This memo specifies how to incorporate International Data EncryptionAlgorithm (IDEA) into CMS or S/MIME as an additional strong algorithm for symmetric encryption. For organizations who make use of IDEA for data security purposes it is of high interest that IDEA is also available in S/MIME. The intention of this memo is to provide theOIDs and algorithms required that IDEA can be included in S/MIME for symmetric content and key encryption.
 
RFC 3059 Attribute List Extension for the Service Location Protocol
 
Authors:E. Guttman.
Date:February 2001
Formats:txt pdf
Status:PROPOSED STANDARD
The Service Location Protocol, Version 2 (SLPv2) provides a mechanism for a service to be discovered in a single exchange of messages.This exchange of messages does not presently include any of the service's attributes. This document specifies a SLPv2 extension which allows a User Agent (UA) to request a service's attributes be included as an extension to Service Reply messages. This will eliminate the need for multiple round trip messages for a UA to acquire all service information.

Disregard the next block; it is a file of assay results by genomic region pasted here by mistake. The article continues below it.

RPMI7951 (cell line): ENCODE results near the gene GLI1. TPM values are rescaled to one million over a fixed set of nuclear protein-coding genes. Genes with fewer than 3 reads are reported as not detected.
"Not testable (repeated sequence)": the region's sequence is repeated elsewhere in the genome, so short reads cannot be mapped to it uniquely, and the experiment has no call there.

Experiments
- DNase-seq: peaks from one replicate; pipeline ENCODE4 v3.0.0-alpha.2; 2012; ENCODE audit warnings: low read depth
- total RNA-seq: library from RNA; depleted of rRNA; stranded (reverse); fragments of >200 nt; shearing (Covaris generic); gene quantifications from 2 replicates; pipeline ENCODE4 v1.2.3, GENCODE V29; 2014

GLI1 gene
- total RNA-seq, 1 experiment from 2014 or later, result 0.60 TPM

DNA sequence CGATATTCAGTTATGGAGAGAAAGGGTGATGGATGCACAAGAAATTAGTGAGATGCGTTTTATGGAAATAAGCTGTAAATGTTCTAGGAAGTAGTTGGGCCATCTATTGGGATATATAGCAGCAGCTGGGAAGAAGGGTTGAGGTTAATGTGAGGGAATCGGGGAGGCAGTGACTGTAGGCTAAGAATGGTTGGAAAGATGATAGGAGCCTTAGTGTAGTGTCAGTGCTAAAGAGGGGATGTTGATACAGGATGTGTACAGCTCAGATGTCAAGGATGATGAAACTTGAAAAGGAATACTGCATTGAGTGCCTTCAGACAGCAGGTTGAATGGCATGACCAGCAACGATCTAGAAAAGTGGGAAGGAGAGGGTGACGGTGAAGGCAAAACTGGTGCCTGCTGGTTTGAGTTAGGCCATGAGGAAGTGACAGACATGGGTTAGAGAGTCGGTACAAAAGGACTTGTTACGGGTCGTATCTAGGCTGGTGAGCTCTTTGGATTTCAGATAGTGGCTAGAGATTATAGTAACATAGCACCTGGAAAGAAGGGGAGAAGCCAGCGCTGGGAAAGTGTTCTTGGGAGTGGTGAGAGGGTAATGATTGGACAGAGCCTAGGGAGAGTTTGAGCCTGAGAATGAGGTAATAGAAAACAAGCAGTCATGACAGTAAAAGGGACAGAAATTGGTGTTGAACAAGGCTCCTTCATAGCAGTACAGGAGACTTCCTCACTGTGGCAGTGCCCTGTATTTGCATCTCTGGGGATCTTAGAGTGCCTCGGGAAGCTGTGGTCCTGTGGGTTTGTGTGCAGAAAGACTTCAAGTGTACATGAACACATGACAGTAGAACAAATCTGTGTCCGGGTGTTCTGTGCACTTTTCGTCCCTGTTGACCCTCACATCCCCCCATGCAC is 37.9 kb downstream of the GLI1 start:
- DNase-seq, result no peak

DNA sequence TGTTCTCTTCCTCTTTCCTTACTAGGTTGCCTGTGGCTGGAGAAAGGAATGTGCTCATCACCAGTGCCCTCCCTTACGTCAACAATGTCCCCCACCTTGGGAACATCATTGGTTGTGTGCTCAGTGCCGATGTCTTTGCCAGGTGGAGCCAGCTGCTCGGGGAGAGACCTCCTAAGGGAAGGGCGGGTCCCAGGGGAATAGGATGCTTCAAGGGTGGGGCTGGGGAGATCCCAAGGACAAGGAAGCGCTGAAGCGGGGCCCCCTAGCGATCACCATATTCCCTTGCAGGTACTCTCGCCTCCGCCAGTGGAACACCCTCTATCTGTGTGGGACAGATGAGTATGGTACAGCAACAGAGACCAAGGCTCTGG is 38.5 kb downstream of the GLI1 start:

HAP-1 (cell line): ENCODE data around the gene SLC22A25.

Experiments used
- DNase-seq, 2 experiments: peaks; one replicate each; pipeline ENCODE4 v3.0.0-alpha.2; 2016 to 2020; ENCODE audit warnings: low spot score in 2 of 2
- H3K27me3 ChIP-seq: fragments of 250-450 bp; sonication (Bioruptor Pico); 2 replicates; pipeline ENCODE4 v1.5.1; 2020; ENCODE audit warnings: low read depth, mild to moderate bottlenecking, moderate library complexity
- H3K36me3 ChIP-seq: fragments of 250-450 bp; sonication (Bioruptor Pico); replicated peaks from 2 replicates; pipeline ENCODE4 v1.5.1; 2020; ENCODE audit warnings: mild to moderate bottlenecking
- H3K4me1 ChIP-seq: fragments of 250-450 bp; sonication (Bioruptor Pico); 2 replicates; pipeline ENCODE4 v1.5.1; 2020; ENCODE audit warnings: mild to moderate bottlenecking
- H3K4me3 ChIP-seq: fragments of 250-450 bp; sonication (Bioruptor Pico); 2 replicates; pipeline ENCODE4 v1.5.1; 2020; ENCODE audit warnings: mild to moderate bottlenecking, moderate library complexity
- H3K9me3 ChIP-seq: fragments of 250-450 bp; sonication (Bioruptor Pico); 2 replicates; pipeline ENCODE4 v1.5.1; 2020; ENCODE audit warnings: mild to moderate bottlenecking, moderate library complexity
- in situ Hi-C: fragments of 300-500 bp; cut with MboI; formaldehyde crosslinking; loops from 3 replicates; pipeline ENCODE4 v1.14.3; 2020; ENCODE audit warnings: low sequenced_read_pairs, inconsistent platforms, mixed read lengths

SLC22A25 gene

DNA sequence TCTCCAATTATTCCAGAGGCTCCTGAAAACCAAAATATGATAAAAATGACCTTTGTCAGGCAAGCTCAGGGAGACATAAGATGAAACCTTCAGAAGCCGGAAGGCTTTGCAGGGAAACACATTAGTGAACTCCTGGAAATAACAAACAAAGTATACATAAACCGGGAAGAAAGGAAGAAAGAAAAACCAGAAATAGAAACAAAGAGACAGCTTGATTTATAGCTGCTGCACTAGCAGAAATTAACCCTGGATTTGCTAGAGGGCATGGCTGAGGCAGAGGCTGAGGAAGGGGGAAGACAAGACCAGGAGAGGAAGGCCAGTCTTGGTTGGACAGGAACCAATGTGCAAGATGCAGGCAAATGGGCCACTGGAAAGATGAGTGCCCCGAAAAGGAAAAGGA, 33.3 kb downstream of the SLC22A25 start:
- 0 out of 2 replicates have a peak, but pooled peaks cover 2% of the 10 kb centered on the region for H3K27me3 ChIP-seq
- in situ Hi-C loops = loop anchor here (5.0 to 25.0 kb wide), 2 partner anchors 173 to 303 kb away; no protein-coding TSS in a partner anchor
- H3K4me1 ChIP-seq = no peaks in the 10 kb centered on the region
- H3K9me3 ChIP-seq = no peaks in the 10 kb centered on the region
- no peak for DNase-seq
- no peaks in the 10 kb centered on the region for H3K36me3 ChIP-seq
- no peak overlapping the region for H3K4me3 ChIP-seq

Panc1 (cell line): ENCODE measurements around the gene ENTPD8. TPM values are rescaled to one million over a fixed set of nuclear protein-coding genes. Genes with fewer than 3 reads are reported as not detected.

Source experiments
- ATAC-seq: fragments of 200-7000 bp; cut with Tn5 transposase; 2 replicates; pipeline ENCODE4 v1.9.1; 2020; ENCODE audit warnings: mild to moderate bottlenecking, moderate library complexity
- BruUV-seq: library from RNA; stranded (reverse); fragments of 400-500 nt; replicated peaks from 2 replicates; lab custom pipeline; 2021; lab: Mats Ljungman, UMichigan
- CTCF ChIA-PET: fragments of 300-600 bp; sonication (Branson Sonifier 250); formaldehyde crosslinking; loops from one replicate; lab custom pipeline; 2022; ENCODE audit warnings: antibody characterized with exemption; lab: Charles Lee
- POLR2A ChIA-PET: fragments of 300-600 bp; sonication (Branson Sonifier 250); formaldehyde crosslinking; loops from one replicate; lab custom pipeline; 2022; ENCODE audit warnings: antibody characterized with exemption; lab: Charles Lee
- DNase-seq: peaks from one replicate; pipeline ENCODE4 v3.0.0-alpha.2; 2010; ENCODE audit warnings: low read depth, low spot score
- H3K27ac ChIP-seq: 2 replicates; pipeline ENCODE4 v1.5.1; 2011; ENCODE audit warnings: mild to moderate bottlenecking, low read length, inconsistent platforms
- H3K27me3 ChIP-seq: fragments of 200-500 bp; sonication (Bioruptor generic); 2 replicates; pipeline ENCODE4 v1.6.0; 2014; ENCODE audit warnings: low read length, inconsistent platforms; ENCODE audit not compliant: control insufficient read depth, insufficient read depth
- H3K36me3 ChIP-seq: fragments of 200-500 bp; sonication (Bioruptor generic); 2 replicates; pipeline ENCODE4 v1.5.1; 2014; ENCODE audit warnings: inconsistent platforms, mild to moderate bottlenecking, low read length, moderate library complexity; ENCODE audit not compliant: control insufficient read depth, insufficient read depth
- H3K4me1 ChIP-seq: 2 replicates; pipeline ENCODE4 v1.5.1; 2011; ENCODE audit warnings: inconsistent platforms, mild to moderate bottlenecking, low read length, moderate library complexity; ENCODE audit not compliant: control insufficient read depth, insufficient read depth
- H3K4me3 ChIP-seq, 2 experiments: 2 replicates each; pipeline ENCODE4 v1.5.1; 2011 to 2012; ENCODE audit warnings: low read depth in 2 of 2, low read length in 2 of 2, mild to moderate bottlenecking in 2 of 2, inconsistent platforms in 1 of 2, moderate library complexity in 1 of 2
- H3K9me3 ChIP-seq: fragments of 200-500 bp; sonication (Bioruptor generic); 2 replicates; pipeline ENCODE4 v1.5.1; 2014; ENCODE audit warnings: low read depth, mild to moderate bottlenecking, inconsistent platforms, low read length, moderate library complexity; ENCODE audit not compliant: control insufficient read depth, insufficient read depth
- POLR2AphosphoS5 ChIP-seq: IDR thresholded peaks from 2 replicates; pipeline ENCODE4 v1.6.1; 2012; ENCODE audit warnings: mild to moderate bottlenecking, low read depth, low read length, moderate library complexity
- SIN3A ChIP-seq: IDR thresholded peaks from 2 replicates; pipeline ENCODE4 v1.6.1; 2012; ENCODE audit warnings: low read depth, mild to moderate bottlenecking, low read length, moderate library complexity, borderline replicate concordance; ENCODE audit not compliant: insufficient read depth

RFC 3060 Policy Core Information Model -- Version 1 Specification
 
Authors:B. Moore, E. Ellesson, J. Strassner, A. Westerinen.
Date:February 2001
Formats:txt pdf
Updated by:RFC 3460
Status:PROPOSED STANDARD
This document presents the object-oriented information model for representing policy information developed jointly in the IETF PolicyFramework WG and as extensions to the Common Information Model (CIM) activity in the Distributed Management Task Force (DMTF). This model defines two hierarchies of object classes: structural classes representing policy information and control of policies, and association classes that indicate how instances of the structural classes are related to each other. Subsequent documents will define mappings of this information model to various concrete implementations, for example, to a directory that uses LDAPv3 as its access protocol.
 
RFC 3061 A URN Namespace of Object Identifiers
 
Authors:M. Mealling.
Date:February 2001
Formats:txt pdf
Obsoletes:RFC 3001
Status:INFORMATIONAL